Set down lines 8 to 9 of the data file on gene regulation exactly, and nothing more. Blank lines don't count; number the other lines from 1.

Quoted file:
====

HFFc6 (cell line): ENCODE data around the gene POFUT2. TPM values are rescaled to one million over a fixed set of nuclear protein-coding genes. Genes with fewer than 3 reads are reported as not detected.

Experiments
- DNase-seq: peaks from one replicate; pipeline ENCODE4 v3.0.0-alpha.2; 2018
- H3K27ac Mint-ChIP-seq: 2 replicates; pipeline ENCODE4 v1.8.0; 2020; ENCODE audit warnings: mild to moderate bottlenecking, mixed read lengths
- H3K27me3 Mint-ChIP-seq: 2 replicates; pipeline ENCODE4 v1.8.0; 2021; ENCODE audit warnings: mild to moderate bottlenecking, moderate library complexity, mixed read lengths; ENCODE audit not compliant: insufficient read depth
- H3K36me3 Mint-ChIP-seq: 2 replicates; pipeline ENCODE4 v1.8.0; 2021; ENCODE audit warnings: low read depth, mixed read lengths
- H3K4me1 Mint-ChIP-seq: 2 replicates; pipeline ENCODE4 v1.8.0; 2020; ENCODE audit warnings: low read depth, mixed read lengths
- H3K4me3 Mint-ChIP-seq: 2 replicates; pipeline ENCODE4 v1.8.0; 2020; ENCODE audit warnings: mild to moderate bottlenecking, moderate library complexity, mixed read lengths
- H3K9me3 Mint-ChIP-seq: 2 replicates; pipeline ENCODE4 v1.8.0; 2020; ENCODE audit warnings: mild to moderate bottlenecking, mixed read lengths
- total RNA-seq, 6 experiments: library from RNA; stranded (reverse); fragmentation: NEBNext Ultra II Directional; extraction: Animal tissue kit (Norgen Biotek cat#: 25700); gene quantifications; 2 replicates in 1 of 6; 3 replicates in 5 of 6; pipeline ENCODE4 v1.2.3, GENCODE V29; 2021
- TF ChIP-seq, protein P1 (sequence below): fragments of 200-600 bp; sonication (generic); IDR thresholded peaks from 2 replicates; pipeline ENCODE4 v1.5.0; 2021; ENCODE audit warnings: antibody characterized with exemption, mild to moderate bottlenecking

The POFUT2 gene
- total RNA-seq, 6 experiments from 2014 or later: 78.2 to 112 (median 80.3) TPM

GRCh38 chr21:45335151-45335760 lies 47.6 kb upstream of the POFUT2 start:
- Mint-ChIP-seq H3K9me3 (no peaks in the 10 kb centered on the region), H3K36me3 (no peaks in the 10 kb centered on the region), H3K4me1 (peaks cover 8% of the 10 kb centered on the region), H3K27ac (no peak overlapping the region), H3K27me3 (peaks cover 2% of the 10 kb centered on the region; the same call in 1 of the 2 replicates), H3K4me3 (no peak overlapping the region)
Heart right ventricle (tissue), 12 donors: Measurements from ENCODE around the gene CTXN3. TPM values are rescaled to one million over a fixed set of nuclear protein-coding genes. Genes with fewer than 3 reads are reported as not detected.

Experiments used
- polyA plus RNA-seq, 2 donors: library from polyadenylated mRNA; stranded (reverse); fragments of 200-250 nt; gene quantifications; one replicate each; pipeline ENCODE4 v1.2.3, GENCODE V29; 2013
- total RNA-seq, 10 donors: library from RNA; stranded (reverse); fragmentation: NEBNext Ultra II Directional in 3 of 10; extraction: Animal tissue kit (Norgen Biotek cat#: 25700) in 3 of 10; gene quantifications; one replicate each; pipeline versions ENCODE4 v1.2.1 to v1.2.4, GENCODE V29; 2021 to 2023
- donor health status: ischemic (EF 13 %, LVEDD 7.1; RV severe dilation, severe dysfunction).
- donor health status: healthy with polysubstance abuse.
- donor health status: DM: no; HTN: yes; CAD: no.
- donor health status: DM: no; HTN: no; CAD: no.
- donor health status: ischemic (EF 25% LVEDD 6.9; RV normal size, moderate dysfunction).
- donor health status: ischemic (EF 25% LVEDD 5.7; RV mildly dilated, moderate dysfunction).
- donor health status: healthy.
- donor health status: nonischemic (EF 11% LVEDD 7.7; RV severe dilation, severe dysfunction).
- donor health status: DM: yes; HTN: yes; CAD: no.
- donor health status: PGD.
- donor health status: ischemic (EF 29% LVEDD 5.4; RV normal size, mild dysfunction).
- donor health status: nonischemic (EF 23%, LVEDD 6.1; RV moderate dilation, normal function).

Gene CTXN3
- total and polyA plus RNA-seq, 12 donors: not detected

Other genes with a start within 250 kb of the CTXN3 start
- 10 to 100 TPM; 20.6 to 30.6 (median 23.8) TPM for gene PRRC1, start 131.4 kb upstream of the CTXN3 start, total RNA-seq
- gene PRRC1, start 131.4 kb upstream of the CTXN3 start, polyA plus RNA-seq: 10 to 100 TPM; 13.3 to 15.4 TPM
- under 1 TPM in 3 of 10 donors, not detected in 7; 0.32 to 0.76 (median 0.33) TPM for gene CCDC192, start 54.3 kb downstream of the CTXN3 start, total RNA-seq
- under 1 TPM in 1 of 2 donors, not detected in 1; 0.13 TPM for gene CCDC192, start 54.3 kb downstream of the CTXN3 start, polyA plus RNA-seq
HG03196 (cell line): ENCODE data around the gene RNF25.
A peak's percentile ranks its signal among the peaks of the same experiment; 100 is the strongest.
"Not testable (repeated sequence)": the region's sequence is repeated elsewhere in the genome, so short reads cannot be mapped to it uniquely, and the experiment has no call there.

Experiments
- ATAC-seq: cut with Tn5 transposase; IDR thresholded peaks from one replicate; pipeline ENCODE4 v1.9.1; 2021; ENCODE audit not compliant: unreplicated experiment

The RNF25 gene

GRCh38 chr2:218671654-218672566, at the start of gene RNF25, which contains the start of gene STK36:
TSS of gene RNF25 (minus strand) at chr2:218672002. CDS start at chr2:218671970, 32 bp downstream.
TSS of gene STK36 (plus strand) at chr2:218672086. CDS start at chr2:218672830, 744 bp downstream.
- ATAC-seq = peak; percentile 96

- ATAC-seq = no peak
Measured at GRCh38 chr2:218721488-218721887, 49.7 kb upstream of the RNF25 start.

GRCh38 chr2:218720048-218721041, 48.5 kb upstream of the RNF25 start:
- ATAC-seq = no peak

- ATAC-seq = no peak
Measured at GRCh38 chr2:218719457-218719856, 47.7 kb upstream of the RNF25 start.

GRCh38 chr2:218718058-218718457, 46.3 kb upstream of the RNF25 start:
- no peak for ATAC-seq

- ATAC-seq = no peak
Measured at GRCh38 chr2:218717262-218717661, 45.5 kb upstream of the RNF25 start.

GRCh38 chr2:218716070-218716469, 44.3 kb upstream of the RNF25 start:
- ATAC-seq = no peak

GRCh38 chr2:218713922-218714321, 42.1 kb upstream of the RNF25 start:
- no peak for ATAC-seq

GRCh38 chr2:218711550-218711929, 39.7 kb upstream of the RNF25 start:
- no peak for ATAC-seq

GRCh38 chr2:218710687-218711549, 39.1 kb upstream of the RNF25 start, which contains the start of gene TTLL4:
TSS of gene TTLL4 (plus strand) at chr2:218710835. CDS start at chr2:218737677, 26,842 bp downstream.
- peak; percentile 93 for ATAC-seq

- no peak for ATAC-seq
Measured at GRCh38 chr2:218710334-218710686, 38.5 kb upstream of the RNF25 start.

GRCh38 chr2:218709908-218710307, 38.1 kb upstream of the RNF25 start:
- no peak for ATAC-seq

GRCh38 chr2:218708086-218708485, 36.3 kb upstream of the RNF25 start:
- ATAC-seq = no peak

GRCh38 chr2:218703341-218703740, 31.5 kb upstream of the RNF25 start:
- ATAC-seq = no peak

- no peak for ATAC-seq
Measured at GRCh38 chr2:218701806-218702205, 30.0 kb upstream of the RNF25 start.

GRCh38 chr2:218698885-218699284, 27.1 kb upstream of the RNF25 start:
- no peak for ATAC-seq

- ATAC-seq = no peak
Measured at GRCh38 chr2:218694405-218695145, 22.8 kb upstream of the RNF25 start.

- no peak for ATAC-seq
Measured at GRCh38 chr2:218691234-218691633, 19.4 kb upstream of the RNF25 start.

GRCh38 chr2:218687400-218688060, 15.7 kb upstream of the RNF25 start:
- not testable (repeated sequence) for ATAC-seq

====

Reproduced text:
- H3K4me3 Mint-ChIP-seq: 2 replicates; pipeline ENCODE4 v1.8.0; 2020; ENCODE audit warnings: mild to moderate bottlenecking, moderate library complexity, mixed read lengths
- H3K9me3 Mint-ChIP-seq: 2 replicates; pipeline ENCODE4 v1.8.0; 2020; ENCODE audit warnings: mild to moderate bottlenecking, mixed read lengths